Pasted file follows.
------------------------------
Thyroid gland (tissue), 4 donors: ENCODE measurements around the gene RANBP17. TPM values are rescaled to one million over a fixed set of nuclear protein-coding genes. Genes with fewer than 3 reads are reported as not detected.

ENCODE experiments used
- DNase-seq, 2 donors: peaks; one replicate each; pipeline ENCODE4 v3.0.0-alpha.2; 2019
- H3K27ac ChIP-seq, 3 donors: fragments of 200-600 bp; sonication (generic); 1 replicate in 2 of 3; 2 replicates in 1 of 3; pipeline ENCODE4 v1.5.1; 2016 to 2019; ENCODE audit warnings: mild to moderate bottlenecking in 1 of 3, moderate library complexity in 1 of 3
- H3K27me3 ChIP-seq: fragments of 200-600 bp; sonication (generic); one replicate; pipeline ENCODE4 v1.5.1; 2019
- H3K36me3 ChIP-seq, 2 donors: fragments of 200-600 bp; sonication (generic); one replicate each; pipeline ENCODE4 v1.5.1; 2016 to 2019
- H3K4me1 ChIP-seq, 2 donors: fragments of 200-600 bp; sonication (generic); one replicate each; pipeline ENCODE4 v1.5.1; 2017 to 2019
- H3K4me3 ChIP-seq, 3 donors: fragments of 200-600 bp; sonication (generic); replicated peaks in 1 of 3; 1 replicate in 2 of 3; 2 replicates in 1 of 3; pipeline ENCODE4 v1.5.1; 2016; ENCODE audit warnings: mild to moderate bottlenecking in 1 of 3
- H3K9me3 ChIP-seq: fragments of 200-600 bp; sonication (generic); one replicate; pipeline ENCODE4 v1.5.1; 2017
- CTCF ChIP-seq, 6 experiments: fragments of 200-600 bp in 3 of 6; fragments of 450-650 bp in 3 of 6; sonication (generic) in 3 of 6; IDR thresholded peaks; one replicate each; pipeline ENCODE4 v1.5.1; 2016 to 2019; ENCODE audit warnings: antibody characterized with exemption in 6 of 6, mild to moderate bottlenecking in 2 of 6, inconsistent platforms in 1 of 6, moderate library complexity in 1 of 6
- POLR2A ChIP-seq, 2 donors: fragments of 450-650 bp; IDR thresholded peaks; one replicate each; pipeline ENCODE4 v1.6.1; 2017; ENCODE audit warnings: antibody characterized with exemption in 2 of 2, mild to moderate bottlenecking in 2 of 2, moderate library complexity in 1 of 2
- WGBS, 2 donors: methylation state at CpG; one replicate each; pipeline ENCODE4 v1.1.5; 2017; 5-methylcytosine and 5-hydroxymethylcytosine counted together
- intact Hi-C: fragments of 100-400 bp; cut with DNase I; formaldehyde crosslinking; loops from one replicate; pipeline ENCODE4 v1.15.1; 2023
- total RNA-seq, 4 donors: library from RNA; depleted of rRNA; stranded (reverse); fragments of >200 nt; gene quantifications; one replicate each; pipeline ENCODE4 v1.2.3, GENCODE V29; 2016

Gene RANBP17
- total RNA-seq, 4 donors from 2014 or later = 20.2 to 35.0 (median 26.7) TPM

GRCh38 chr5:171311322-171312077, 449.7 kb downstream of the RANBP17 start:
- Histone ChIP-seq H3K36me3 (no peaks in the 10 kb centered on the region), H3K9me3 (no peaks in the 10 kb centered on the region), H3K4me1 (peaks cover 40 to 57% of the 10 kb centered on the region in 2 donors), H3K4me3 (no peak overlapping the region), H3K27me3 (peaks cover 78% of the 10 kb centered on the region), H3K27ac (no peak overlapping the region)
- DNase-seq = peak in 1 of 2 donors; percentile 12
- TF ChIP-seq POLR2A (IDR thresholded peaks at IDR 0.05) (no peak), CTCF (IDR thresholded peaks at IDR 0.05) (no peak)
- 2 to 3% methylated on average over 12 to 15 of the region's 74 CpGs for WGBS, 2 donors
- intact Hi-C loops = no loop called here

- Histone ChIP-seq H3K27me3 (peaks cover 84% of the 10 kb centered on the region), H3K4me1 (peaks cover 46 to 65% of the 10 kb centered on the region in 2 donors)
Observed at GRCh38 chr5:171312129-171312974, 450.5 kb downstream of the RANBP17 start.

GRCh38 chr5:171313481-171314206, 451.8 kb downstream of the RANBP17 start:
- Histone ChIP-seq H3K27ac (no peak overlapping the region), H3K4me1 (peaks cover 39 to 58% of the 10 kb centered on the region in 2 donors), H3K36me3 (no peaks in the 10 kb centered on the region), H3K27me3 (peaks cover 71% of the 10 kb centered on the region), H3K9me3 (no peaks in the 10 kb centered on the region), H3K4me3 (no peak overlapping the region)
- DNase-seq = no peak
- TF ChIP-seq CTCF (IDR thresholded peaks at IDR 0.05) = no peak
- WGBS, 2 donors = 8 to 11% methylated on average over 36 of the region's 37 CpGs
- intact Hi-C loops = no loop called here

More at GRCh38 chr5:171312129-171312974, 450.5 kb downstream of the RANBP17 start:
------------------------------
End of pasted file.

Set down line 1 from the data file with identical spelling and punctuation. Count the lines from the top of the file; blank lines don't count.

Thyroid gland (tissue), 4 donors: ENCODE measurements around the gene RANBP17. TPM values are rescaled to one million over a fixed set of nuclear protein-coding genes. Genes with fewer than 3 reads are reported as not detected.